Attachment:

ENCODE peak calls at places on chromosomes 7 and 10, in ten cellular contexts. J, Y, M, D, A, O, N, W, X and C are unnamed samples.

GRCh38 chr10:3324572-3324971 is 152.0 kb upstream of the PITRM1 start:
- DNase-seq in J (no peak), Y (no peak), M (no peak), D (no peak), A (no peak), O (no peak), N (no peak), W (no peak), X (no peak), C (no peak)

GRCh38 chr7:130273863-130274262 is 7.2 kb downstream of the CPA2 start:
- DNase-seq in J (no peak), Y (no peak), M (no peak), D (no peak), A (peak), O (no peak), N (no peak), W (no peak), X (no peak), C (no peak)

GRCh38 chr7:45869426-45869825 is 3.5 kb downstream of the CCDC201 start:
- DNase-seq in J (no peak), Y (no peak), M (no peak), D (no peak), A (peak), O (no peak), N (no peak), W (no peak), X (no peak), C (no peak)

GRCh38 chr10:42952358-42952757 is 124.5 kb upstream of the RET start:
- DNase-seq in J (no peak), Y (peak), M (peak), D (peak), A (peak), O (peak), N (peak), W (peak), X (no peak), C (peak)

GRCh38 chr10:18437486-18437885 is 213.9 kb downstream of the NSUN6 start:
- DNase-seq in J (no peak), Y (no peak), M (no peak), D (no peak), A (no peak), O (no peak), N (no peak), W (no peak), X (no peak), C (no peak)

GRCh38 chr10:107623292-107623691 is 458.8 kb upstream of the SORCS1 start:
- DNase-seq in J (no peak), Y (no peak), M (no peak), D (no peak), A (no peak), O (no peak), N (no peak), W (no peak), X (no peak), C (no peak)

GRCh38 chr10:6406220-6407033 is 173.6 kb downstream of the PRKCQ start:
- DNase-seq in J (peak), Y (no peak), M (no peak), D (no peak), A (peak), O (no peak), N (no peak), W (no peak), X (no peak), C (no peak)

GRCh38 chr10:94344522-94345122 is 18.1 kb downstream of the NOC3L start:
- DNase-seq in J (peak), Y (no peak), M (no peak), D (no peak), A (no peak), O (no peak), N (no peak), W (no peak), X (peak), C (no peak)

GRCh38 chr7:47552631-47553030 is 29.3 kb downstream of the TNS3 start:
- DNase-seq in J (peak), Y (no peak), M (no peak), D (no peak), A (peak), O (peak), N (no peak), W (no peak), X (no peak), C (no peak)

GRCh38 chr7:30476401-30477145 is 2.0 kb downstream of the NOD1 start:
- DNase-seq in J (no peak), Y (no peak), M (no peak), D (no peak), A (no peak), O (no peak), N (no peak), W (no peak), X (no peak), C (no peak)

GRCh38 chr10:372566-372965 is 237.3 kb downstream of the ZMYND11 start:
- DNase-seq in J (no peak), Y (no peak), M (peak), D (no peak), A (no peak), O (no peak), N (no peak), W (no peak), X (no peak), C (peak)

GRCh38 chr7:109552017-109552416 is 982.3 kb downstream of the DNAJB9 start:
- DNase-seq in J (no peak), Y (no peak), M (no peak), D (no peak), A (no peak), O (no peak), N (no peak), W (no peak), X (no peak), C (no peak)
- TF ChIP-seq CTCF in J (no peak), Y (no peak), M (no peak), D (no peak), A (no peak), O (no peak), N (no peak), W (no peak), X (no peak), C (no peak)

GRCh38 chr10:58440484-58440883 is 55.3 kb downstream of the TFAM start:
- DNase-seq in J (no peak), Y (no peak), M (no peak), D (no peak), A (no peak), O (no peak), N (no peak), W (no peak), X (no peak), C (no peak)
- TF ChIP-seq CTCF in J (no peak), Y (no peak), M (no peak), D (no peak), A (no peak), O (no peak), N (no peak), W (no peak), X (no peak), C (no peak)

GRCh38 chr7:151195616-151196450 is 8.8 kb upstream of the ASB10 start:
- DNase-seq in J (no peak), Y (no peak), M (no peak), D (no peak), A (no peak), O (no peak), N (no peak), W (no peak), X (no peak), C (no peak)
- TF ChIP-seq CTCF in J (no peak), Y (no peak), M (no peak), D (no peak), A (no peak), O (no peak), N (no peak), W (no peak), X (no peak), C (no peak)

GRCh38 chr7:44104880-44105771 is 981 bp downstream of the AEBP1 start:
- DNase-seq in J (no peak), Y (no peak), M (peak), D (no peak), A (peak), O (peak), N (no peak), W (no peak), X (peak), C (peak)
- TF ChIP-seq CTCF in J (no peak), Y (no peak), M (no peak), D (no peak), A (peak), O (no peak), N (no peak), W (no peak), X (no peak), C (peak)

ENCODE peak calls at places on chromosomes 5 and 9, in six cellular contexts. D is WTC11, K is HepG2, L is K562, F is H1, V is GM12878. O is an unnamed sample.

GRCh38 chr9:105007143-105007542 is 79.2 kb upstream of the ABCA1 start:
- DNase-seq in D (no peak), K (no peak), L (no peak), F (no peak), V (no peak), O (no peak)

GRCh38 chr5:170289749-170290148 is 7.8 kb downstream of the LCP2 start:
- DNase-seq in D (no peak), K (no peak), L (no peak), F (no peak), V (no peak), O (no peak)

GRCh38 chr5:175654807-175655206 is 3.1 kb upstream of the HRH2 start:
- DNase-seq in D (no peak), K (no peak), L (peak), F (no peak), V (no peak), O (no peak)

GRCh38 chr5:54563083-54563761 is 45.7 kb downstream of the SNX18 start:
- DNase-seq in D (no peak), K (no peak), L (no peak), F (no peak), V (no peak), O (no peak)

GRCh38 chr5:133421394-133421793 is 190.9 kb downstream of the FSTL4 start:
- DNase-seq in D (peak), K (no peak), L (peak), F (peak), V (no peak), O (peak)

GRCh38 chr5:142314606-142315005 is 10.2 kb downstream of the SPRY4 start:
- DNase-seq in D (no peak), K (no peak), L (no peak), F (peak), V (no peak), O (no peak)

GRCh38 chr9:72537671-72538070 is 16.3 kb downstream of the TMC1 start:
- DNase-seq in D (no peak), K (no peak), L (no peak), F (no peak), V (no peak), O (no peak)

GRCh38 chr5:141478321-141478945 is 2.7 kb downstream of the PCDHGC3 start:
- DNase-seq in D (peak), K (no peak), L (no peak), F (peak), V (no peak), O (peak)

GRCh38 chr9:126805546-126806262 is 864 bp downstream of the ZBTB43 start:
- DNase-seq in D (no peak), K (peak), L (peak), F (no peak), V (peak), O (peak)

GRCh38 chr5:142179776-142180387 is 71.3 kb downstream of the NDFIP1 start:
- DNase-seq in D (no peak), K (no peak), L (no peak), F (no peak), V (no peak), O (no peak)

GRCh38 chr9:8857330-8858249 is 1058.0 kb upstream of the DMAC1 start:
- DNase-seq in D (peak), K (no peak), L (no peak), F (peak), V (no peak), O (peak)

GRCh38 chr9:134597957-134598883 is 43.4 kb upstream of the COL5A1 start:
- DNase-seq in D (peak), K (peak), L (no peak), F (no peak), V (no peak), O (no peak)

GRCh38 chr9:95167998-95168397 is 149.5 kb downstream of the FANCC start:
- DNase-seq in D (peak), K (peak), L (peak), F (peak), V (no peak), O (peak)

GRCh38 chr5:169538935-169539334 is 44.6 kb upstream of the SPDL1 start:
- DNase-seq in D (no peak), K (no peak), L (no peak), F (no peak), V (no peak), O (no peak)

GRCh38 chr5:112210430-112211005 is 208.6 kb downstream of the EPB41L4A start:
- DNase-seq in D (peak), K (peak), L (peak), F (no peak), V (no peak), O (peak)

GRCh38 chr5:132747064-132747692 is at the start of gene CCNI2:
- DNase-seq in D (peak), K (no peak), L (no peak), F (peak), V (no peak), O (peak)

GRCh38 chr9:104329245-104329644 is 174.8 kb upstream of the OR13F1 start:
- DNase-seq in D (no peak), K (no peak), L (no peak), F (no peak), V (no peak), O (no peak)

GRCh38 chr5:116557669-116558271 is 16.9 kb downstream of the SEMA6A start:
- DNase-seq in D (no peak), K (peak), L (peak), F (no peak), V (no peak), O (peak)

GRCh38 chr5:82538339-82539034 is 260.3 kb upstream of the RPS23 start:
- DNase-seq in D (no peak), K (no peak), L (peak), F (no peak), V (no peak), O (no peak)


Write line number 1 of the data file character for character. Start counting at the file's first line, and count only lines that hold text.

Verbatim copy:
ENCODE peak calls at places on chromosomes 7 and 10, in ten cellular contexts. J, Y, M, D, A, O, N, W, X and C are unnamed samples.